I've got my cinephile hat back on these days, so I appreciated how good a year 2012 was for movies. Ahead of this weekend's Oscars, I've seen 7 of the 9 Best Picture nominees, which is certainly the first time I've reached a ratio like that since they blew up the field three years ago. Living in the United States helps too. We'll do this as a countdown. There are spoilers.
Honorable Mention: I enjoyed myself at Les Miserables. Sacha Baron Cohen and Helena Bonham Carter arrived just in time to keep the movie from sinking under the weight of its melodic tragedies. But my uneducated take (on a film adaptation of a musical I hadn't seen based on a book I haven't read) boiled down to a good film adaptation of a mediocre musical based on a good book. Sacha's The Dictator was disappointing, although it had one of the best trailers of the year. Bill Murray made a good, amusing Franklin Roosevelt in Hyde Park On Hudson, Olivia Williams as Eleanor was even better, but the movie was a bit lightweight. I watch a ton of foreign films at home but I'm mostly catching up on 2011 (great films like In Darkness, Bullhead, Once Upon A Time in Anatolia, A Separation, and The Turin Horse). Still I managed to see two of the national Foreign Language Film submissions, Germany's Barbara and Greece's aptly titled Unfair World. Both are worth seeing but didn't quite make my top 12.
12. The Master. I had looked forward to Paul Thomas Anderson's latest as with few films (I've been a big fan since Magnolia), and I was ready for it not to be an expose of Scientology but a more complex piece about a man coming home from World War II. And I really enjoyed the film for the most part. Philip Seymour Hoffman's performance was the best I've seen from him. But I found Joaquin Phoenix's character hard to relate to, and the ending didn't do it for me.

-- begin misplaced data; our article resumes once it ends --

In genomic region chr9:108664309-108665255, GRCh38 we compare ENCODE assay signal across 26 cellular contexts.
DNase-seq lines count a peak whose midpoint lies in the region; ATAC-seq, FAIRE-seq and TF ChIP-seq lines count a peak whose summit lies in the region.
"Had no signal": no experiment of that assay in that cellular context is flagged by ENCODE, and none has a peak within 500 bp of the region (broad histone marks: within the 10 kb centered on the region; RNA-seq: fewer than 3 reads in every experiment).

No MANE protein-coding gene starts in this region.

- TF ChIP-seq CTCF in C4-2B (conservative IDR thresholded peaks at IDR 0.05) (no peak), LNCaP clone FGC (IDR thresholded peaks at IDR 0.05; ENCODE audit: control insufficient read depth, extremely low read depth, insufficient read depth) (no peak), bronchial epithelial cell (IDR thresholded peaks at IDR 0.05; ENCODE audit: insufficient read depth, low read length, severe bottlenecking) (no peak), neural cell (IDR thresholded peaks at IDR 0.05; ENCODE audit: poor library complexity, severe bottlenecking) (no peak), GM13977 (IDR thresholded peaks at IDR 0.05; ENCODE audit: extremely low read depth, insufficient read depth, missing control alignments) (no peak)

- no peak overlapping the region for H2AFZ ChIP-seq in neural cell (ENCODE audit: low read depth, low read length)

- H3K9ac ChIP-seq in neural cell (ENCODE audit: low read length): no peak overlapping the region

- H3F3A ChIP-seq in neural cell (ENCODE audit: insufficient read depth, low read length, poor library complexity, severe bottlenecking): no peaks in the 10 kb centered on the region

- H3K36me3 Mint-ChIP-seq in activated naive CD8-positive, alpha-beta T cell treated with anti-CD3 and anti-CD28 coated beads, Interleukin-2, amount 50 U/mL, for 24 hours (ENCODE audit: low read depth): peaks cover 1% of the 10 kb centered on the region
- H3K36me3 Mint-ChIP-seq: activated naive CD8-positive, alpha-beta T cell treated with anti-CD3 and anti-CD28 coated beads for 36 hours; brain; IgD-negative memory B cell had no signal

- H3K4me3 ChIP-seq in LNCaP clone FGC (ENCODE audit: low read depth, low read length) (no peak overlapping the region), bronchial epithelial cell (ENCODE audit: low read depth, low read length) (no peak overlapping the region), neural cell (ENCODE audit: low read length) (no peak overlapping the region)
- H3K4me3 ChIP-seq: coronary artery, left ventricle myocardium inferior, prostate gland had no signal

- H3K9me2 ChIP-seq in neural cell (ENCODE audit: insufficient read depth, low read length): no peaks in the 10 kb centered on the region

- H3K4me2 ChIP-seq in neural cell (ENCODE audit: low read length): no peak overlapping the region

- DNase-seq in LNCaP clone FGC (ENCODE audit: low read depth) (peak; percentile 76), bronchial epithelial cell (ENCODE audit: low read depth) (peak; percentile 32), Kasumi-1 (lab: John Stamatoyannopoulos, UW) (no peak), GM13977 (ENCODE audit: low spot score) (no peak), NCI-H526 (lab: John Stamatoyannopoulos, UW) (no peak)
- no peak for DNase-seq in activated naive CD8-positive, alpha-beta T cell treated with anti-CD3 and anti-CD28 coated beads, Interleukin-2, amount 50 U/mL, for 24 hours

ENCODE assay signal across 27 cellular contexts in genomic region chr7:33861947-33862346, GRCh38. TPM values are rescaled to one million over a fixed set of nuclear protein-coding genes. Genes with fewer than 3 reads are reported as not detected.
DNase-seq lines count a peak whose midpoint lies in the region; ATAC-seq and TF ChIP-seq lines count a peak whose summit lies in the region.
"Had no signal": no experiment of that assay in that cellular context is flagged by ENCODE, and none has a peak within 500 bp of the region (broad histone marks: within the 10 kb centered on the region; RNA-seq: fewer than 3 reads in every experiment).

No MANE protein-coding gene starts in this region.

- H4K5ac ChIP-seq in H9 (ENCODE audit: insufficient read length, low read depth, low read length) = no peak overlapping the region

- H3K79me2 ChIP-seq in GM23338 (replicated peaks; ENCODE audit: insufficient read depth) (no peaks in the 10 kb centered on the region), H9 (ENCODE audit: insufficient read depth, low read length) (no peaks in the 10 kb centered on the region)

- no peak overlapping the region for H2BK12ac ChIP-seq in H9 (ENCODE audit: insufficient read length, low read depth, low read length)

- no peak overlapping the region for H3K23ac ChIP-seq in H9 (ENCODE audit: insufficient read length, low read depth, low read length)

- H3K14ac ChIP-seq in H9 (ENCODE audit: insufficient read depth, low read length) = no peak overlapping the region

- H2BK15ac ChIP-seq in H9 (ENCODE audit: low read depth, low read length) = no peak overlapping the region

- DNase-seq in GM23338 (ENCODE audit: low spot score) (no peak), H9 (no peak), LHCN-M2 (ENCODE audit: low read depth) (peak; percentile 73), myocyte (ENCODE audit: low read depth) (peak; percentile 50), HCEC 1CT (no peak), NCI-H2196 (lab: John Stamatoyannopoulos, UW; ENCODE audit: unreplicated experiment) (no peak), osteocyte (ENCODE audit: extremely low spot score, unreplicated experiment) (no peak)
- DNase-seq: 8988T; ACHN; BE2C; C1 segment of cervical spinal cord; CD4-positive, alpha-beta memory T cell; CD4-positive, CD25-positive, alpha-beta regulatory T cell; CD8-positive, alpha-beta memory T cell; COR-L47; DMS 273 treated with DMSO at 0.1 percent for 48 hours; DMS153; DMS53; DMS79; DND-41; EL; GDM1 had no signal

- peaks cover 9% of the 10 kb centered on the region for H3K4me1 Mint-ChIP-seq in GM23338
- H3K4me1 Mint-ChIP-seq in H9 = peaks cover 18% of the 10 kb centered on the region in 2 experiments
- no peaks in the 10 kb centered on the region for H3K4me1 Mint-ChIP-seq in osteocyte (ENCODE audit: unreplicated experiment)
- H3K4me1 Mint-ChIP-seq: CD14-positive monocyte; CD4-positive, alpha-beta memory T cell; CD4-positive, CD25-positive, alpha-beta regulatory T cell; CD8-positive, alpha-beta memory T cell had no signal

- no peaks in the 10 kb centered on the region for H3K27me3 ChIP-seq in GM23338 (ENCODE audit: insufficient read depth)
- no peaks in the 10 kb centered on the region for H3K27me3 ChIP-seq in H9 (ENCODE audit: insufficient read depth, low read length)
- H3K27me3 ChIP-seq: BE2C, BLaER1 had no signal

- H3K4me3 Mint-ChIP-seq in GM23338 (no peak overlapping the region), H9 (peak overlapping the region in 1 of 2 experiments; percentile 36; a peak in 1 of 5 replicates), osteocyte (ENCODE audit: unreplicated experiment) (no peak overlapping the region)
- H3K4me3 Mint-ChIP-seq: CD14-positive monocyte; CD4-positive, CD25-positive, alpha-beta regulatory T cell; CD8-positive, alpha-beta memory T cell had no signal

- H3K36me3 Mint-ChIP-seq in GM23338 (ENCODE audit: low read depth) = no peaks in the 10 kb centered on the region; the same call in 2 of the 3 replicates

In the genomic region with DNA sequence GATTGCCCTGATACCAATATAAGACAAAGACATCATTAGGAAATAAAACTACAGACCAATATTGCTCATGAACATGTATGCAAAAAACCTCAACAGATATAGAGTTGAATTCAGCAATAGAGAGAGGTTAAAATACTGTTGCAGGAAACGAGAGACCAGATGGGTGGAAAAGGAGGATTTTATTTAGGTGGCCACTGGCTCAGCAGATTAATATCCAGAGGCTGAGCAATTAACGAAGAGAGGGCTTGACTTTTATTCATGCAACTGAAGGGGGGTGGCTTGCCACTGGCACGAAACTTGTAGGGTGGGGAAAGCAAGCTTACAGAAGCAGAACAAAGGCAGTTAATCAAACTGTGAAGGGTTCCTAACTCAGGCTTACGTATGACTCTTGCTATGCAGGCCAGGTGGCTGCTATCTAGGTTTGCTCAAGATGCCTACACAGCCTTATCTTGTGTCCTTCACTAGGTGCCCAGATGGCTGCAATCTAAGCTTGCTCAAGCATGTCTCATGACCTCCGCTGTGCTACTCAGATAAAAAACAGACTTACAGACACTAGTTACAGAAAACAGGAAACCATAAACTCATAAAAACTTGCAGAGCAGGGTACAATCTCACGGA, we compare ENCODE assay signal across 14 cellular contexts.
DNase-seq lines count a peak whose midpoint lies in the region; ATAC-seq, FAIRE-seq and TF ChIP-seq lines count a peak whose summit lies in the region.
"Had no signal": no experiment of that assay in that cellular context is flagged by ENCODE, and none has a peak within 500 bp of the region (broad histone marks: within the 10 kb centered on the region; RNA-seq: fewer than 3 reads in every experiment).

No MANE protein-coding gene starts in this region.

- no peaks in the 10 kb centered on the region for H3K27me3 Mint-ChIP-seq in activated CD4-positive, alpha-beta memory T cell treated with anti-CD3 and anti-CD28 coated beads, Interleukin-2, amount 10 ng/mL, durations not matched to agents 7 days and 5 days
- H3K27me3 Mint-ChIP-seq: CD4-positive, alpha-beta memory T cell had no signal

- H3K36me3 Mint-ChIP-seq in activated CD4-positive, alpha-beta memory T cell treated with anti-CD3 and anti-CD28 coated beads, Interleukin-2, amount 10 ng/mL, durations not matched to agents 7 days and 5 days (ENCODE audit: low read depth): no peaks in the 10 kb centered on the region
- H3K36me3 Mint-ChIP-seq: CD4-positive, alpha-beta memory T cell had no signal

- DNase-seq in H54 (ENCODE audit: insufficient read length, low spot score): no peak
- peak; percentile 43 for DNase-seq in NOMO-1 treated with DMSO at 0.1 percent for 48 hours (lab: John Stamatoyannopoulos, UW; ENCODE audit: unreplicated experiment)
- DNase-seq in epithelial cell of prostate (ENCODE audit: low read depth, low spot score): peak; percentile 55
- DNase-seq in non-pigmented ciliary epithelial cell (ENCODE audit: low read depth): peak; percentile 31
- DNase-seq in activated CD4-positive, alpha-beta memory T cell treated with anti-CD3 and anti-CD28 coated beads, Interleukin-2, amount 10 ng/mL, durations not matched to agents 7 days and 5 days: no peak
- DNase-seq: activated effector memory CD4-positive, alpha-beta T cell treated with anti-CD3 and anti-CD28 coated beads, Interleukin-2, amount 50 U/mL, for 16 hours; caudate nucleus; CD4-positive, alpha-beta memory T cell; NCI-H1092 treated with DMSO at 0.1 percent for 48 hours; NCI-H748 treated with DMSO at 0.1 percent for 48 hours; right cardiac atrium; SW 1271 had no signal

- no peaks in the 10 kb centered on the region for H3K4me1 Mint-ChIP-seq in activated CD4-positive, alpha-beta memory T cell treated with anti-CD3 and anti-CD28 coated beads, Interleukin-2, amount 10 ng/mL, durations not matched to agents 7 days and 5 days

11. Beasts of the Southern Wild. A cute, creative film, with a great performance from a young child actress. Don't have too much more to say.
10. Skyfall. There have been great and terrible Bond movies since GoldenEye introduced the series to me. This one wasn't the reinvention of Casino Royale, but it was very solid. In fact, I thought it might be a great conclusion to the series after 50 years. Don't think that's going to happen though.
9. Silver Linings Playbook. I tend to enjoy David O. Russell's films (see Flirting with Disaster if you haven't!). It's pretty bizarre that this is the first movie in decades to receive acting nominations in all four categories. But it's an original and memorable romantic comedy that will probably be thought of more highly if it doesn't win too many awards. Can't begrudge Jennifer Lawrence anything though.
8. Anna Karenina. I saw this adaptation because I felt like seeing a movie one day and had already seen most of the ones I'd meant to see. Then the Russophile within me stirred and I decided to check it out. I was surprised how great it was. The director's highly stylized adaptation turns a very long Tolstoy novel into something more like a Shakespeare play (of which there are many stylized adaptation, I took a whole course on them at Bowdoin). The acting is good, but this is Joe Wright's triumph. Sadly mostly shut out in the awards.
7. The Dark Knight Rises. Christopher Nolan made a stunning follow-up to the superhero movie about terrorism which won Heath Ledger his posthumous Oscar. But because of what happened in Aurora, it won't ever be just another movie.
6. Django Unchained. I wasn't sure about seeing this, but I'm a Tarantino fan, and when I did, I quite liked it. Can't wait for the third installment of his counterfactual revengers' trilogy.
5. Lincoln. Daniel Day-Lewis makes America's most beloved leader come to life as a flesh and blood, conflicted, funny, complex man. He absolutely deserves an Oscar for the performance. The movie is quite good too. But it's a bit Spielberg-by-numbers.